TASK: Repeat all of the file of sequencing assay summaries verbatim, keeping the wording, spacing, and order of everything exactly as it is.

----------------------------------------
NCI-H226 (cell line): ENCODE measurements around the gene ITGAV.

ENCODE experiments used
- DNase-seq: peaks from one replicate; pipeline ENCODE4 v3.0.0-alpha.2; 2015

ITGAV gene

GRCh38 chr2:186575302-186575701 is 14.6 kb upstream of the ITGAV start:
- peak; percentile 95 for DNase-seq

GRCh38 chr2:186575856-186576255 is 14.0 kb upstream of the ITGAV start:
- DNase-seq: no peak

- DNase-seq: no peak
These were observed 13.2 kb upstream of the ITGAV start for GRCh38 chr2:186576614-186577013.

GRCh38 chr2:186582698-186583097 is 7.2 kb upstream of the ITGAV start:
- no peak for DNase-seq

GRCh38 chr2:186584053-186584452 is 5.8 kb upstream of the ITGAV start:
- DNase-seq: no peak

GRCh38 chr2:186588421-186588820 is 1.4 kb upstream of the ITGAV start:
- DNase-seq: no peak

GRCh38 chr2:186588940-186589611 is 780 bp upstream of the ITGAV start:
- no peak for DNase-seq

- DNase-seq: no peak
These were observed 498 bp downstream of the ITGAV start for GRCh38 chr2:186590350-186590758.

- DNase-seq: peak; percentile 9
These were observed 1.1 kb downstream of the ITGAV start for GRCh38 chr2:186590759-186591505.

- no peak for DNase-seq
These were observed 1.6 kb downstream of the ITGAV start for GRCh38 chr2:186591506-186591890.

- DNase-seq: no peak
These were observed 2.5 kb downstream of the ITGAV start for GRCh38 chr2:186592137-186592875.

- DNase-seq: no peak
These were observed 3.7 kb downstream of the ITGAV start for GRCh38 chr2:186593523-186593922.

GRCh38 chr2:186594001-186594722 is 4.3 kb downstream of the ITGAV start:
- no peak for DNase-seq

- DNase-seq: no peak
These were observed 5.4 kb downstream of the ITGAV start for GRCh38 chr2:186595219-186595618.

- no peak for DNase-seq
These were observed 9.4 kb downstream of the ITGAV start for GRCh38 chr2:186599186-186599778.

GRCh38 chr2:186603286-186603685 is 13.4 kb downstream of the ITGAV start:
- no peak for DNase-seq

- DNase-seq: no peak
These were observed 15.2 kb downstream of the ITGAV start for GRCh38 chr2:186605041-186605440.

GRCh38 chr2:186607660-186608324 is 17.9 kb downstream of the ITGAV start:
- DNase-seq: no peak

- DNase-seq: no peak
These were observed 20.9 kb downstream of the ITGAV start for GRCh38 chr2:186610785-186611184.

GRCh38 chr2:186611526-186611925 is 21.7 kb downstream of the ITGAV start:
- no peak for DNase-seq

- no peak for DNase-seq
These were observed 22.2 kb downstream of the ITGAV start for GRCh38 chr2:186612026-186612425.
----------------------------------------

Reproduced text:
NCI-H226 (cell line): ENCODE measurements around the gene ITGAV.

ENCODE experiments used
- DNase-seq: peaks from one replicate; pipeline ENCODE4 v3.0.0-alpha.2; 2015

ITGAV gene

GRCh38 chr2:186575302-186575701 is 14.6 kb upstream of the ITGAV start:
- peak; percentile 95 for DNase-seq

GRCh38 chr2:186575856-186576255 is 14.0 kb upstream of the ITGAV start:
- DNase-seq: no peak

- DNase-seq: no peak
These were observed 13.2 kb upstream of the ITGAV start for GRCh38 chr2:186576614-186577013.

GRCh38 chr2:186582698-186583097 is 7.2 kb upstream of the ITGAV start:
- no peak for DNase-seq

GRCh38 chr2:186584053-186584452 is 5.8 kb upstream of the ITGAV start:
- DNase-seq: no peak

GRCh38 chr2:186588421-186588820 is 1.4 kb upstream of the ITGAV start:
- DNase-seq: no peak

GRCh38 chr2:186588940-186589611 is 780 bp upstream of the ITGAV start:
- no peak for DNase-seq

- DNase-seq: no peak
These were observed 498 bp downstream of the ITGAV start for GRCh38 chr2:186590350-186590758.

- DNase-seq: peak; percentile 9
These were observed 1.1 kb downstream of the ITGAV start for GRCh38 chr2:186590759-186591505.

- no peak for DNase-seq
These were observed 1.6 kb downstream of the ITGAV start for GRCh38 chr2:186591506-186591890.

- DNase-seq: no peak
These were observed 2.5 kb downstream of the ITGAV start for GRCh38 chr2:186592137-186592875.

- DNase-seq: no peak
These were observed 3.7 kb downstream of the ITGAV start for GRCh38 chr2:186593523-186593922.

GRCh38 chr2:186594001-186594722 is 4.3 kb downstream of the ITGAV start:
- no peak for DNase-seq

- DNase-seq: no peak
These were observed 5.4 kb downstream of the ITGAV start for GRCh38 chr2:186595219-186595618.

- no peak for DNase-seq
These were observed 9.4 kb downstream of the ITGAV start for GRCh38 chr2:186599186-186599778.

GRCh38 chr2:186603286-186603685 is 13.4 kb downstream of the ITGAV start:
- no peak for DNase-seq

- DNase-seq: no peak
These were observed 15.2 kb downstream of the ITGAV start for GRCh38 chr2:186605041-186605440.

GRCh38 chr2:186607660-186608324 is 17.9 kb downstream of the ITGAV start:
- DNase-seq: no peak

- DNase-seq: no peak
These were observed 20.9 kb downstream of the ITGAV start for GRCh38 chr2:186610785-186611184.

GRCh38 chr2:186611526-186611925 is 21.7 kb downstream of the ITGAV start:
- no peak for DNase-seq

- no peak for DNase-seq
These were observed 22.2 kb downstream of the ITGAV start for GRCh38 chr2:186612026-186612425.